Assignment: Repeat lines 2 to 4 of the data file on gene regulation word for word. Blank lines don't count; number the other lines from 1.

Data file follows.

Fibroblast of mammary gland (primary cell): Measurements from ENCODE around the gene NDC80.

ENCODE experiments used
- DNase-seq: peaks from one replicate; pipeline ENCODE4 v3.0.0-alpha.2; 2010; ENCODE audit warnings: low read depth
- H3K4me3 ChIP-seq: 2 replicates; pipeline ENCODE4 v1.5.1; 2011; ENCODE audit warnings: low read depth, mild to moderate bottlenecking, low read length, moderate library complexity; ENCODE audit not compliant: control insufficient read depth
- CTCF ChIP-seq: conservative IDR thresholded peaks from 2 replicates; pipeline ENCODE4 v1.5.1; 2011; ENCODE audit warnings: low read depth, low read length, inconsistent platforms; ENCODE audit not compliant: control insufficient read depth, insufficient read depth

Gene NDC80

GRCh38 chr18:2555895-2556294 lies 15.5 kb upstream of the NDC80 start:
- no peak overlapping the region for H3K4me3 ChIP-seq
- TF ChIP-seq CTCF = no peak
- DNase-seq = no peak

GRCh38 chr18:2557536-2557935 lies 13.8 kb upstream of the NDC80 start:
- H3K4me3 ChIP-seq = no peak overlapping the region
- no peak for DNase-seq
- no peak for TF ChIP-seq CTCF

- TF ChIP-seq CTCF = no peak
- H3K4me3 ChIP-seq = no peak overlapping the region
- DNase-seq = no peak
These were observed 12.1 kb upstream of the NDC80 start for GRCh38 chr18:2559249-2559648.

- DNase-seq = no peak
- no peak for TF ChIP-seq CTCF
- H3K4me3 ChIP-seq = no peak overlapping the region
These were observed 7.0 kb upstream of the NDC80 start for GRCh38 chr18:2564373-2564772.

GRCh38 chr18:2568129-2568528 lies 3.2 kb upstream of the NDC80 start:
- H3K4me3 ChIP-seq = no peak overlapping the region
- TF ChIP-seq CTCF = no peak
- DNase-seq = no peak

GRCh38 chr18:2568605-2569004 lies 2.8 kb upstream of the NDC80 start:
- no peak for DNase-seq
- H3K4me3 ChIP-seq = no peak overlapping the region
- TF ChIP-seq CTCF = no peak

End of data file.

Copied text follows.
ENCODE experiments used
- DNase-seq: peaks from one replicate; pipeline ENCODE4 v3.0.0-alpha.2; 2010; ENCODE audit warnings: low read depth
- H3K4me3 ChIP-seq: 2 replicates; pipeline ENCODE4 v1.5.1; 2011; ENCODE audit warnings: low read depth, mild to moderate bottlenecking, low read length, moderate library complexity; ENCODE audit not compliant: control insufficient read depth